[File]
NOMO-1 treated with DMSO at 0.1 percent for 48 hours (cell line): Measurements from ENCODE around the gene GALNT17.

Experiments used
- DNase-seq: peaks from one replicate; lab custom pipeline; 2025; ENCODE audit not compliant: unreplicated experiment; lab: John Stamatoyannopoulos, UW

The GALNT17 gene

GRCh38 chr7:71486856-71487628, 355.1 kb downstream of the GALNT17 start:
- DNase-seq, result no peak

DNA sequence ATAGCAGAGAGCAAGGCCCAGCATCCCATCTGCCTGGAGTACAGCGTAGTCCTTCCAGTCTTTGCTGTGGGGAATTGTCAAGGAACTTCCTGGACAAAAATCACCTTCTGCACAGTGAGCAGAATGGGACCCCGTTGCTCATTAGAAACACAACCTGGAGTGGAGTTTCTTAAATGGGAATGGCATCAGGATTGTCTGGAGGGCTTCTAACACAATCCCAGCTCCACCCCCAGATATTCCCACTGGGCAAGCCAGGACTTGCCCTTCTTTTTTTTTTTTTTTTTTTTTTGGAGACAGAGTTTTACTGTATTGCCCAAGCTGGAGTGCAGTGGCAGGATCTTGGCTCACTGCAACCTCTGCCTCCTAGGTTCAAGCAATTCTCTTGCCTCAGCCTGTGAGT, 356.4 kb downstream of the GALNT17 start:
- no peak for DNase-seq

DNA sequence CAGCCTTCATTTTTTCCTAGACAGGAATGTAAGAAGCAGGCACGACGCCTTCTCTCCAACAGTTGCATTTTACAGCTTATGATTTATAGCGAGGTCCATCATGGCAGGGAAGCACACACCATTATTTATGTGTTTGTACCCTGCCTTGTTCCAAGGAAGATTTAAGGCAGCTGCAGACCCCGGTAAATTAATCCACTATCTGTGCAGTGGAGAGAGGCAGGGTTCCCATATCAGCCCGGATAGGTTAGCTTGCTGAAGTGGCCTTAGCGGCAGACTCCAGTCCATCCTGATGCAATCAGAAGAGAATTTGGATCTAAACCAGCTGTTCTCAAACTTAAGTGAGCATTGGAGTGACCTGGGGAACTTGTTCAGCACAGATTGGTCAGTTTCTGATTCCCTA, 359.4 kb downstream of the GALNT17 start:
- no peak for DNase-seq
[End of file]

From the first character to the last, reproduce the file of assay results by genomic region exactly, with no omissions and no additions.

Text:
NOMO-1 treated with DMSO at 0.1 percent for 48 hours (cell line): Measurements from ENCODE around the gene GALNT17.

Experiments used
- DNase-seq: peaks from one replicate; lab custom pipeline; 2025; ENCODE audit not compliant: unreplicated experiment; lab: John Stamatoyannopoulos, UW

The GALNT17 gene

GRCh38 chr7:71486856-71487628, 355.1 kb downstream of the GALNT17 start:
- DNase-seq, result no peak

DNA sequence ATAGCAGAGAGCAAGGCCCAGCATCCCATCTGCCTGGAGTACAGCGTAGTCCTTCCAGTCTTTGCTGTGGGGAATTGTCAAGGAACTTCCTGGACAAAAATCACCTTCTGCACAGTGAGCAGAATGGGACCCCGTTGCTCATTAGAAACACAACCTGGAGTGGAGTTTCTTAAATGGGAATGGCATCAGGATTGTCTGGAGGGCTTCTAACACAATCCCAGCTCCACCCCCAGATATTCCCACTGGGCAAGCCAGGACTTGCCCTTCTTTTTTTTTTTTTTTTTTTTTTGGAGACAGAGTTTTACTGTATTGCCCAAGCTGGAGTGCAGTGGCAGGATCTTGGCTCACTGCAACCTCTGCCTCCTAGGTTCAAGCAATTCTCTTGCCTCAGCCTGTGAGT, 356.4 kb downstream of the GALNT17 start:
- no peak for DNase-seq

DNA sequence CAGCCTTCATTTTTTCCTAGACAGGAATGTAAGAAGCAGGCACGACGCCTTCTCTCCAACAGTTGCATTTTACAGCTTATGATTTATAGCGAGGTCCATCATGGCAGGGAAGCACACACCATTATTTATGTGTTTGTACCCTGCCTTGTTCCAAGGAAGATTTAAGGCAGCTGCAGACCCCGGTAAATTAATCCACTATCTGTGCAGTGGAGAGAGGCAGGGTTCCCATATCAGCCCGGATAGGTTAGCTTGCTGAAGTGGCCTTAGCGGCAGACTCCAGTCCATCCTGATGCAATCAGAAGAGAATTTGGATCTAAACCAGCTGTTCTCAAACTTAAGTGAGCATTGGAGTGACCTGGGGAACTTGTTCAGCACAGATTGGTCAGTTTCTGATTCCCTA, 359.4 kb downstream of the GALNT17 start:
- no peak for DNase-seq